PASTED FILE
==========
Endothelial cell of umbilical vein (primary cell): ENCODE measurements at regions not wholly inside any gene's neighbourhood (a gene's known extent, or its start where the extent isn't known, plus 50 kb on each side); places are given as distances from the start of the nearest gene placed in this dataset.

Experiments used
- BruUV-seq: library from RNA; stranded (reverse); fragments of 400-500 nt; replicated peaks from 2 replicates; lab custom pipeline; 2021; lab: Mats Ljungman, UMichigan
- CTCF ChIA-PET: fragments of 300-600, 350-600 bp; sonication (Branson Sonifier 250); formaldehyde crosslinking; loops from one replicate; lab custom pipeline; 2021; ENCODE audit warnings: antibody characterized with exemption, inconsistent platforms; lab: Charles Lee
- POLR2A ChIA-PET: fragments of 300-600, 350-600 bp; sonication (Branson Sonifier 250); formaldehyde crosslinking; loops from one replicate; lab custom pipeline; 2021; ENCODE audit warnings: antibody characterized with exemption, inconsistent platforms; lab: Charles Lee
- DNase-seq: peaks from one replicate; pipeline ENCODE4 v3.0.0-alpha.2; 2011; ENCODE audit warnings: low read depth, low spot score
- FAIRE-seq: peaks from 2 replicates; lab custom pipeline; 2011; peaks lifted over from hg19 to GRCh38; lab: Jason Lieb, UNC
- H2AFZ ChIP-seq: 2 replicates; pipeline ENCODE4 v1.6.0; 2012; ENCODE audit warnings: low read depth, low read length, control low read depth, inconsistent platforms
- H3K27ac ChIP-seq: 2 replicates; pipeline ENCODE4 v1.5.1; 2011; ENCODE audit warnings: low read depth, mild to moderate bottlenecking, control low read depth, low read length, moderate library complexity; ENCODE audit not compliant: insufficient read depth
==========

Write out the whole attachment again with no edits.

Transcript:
Endothelial cell of umbilical vein (primary cell): ENCODE measurements at regions not wholly inside any gene's neighbourhood (a gene's known extent, or its start where the extent isn't known, plus 50 kb on each side); places are given as distances from the start of the nearest gene placed in this dataset.

Experiments used
- BruUV-seq: library from RNA; stranded (reverse); fragments of 400-500 nt; replicated peaks from 2 replicates; lab custom pipeline; 2021; lab: Mats Ljungman, UMichigan
- CTCF ChIA-PET: fragments of 300-600, 350-600 bp; sonication (Branson Sonifier 250); formaldehyde crosslinking; loops from one replicate; lab custom pipeline; 2021; ENCODE audit warnings: antibody characterized with exemption, inconsistent platforms; lab: Charles Lee
- POLR2A ChIA-PET: fragments of 300-600, 350-600 bp; sonication (Branson Sonifier 250); formaldehyde crosslinking; loops from one replicate; lab custom pipeline; 2021; ENCODE audit warnings: antibody characterized with exemption, inconsistent platforms; lab: Charles Lee
- DNase-seq: peaks from one replicate; pipeline ENCODE4 v3.0.0-alpha.2; 2011; ENCODE audit warnings: low read depth, low spot score
- FAIRE-seq: peaks from 2 replicates; lab custom pipeline; 2011; peaks lifted over from hg19 to GRCh38; lab: Jason Lieb, UNC
- H2AFZ ChIP-seq: 2 replicates; pipeline ENCODE4 v1.6.0; 2012; ENCODE audit warnings: low read depth, low read length, control low read depth, inconsistent platforms
- H3K27ac ChIP-seq: 2 replicates; pipeline ENCODE4 v1.5.1; 2011; ENCODE audit warnings: low read depth, mild to moderate bottlenecking, control low read depth, low read length, moderate library complexity; ENCODE audit not compliant: insufficient read depth